It’s only been in the last few years that audiobooks have proven to be a worthy—and often profitable—undertaking for many writers and authors.
It’s hardly surprising. Audiobooks provide a huge degree of flexibility for people on the go who don’t always have time to curl up with a good book. Audiobook keep us company on public transit, during walks, in the car, while we’re cooking dinner, while we travel, and for some, even while we’re working. Audiobooks also offer accessibility for folks who have trouble reading due to learning disabilities, issues affecting sight or hand control, and those who struggle with reading.
So what is stopping writers and authors from making audiobooks?
Well, for some, it’s simply too much work. For others, it’s an issue of cost. And still others are hesitant to get on board the audiobook train (toot! toot!) simply because they’re unfamiliar with the process. So let’s take a look at and break down some of the myths people have about audiobooks.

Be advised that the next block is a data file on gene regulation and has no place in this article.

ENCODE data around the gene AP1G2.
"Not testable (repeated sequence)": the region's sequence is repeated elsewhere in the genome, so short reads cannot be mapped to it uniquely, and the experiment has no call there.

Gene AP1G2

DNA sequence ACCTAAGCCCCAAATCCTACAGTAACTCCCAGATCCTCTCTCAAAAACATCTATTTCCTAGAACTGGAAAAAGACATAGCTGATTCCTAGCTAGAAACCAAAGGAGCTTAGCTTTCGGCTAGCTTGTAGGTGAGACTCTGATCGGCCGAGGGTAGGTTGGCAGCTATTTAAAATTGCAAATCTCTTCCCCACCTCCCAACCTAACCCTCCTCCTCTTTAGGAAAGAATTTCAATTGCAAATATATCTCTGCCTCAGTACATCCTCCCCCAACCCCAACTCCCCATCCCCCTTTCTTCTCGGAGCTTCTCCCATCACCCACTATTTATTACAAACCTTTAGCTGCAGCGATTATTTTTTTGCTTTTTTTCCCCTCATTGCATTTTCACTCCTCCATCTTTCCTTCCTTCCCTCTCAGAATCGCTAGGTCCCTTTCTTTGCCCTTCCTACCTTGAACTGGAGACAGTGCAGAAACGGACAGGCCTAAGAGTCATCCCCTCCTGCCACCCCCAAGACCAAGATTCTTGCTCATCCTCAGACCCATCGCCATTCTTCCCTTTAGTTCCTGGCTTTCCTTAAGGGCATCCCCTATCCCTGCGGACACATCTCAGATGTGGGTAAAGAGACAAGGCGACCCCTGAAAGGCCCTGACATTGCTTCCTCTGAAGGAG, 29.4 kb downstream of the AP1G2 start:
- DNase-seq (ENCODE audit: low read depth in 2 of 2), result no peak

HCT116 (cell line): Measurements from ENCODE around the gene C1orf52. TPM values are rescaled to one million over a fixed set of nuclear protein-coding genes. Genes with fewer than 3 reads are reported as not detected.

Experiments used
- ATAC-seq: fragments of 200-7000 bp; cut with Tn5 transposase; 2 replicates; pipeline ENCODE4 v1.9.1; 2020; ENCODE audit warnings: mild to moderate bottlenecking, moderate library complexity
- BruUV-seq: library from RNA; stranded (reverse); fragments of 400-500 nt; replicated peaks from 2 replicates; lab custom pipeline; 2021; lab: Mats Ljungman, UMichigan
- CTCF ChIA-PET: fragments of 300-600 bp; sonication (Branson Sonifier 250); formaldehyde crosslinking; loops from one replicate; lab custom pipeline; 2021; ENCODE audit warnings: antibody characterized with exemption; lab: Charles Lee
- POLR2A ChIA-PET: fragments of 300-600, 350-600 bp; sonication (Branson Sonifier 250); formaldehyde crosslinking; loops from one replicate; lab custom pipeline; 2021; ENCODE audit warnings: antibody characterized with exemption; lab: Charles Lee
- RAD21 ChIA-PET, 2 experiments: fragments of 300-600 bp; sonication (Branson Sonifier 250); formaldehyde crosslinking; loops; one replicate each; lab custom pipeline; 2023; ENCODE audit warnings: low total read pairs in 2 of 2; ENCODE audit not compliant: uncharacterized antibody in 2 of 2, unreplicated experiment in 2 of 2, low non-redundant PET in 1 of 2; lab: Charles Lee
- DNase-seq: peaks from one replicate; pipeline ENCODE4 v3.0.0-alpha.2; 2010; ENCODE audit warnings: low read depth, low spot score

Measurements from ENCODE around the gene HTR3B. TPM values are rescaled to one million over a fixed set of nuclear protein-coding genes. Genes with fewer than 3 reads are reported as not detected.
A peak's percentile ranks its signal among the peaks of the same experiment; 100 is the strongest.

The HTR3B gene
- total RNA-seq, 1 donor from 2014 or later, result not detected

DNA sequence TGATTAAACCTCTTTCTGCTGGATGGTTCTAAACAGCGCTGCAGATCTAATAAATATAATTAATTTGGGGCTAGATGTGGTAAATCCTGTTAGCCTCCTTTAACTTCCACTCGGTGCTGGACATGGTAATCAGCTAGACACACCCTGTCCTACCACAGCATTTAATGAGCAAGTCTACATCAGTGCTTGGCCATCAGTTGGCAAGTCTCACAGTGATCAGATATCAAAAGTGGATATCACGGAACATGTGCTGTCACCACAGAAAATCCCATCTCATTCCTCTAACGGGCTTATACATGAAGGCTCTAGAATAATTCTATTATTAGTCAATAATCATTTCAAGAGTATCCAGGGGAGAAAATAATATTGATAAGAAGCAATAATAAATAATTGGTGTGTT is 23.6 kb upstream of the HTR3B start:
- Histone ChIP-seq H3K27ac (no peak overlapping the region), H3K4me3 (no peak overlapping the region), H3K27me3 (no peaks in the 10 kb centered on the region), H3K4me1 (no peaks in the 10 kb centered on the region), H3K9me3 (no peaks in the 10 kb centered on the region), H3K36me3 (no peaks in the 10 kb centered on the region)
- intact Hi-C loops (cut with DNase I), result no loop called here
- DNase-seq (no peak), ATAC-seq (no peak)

“No one listens to audiobooks.”
According to the Audio Publishers Association, sales for audiobooks for 2018 and 2019 rose by 16 percent and are growing quickly from year to year, making the industry worth a cool $1.2 billion.
And according to Publishers Weekly, readers (or rather, listeners) are consuming mysteries, thrillers, and suspense, and it’s not just older folks taking advantage. “More younger people started listening to books [in 2019], with 57% of frequent audiobook listeners now under the age of 45, up from 51% in 2019,” reports Jim Milliot in “All Signs Point Up for Audiobooks.”
The truth is that audiobooks—like podcasts—answer a need from people who want to just relax and listen, especially if they need their hands free to do other things.